Like many of you, I think about leadership a lot. Both my own and what I observe in others—what I can learn from (or avoid!). So, while preparing for the CEO Summit that took place Oct. 9-10 this year, I was reminded of “continual improvement” as a leadership concept, and a theory known as Kaizen. A continual improvement process (CIP) is an ongoing effort to improve products, services, or practices. These efforts can seek “incremental” improvement over time or “breakthrough” improvement all at once. The core principle of CIP is the value of (self) reflection, with an emphasis on deliberate, continual steps rather than brazen, giant leaps.
I’m attracted to the concept because it aligns so well with Camp Fire’s program delivery focus. It’s definitely at the heart of Thrive{ology}. We’re never “done” influencing, supporting, and nurturing our youth and families. Our work is holistic and ongoing. Programs are delivered, then continually evaluated and enhanced to ensure optimal efficiency, effectiveness, and flexibility—in other words, the desire and ability to continually improve.

The term “Kaizen,” derived from the Japanese words “kai” (“change”) and “zen” (“good”), means “improvement.” It the subject of one of the breakout management books of the mid-1980s, Kaizen: The Key to Japan’s Competitive Success. One of Kaizen’s key features is that workers should continually seek ways to improve their performance, to take ownership of their work. If that holds true for workers, then as leaders, we must model the way. We must be the first within our respective teams to demonstrate a growth mindset—that willingness to improve our leadership performance—even when it’s hard. And even when change may force us forward in ways that are unfamiliar and a little scary.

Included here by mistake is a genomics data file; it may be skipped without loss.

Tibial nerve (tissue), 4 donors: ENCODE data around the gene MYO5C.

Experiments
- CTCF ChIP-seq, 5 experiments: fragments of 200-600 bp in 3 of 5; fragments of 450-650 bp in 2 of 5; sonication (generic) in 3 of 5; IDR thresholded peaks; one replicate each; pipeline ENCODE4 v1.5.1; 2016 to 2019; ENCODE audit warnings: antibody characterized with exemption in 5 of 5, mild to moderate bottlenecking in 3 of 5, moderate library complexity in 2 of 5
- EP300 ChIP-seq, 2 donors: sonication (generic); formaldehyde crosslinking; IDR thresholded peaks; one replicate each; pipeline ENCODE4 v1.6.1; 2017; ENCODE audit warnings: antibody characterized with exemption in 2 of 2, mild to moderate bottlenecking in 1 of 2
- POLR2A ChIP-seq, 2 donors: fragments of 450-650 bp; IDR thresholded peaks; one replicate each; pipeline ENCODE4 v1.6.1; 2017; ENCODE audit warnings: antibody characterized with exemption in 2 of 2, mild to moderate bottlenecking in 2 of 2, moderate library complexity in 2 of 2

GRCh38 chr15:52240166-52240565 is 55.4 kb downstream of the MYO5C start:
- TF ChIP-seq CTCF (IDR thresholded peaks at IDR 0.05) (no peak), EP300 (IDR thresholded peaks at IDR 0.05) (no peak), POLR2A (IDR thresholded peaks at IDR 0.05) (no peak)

At National Headquarters we are finalizing Camp Fire’s 2014 Annual Report, scheduled for publication in mid-October. As we review the accomplishments and challenges of the past year, I am once again reminded that though we haven’t yet “arrived,” we’re on our way. We’re improving because we’re open to learning. We’re succeeding because we have a compelling vision and foundation for the present and future—our Promise. We’re learning what it really takes for young people to thrive. It’s continual. There is an expectation for how our future will look, yet none of us yet know exactly how it will evolve. There are too many variables and uncertainties.
I encourage all of us, as leaders, to stay the course—to remember that change is good; that sometimes it’s the incremental adjustments that precede the big breakthroughs. In every way that matters most—the shining faces of our youth and the ongoing appreciation from their families—we’re delivering the right message in the right way. When we gather in Chicago, we’ll celebrate our victories. We’ll swap stories and learn from one another. And in so doing, we’ll recommit ourselves to our continual growth and improvement as CEOs. It always begins now.

Cathy Tisdale
President & CEO
Camp Fire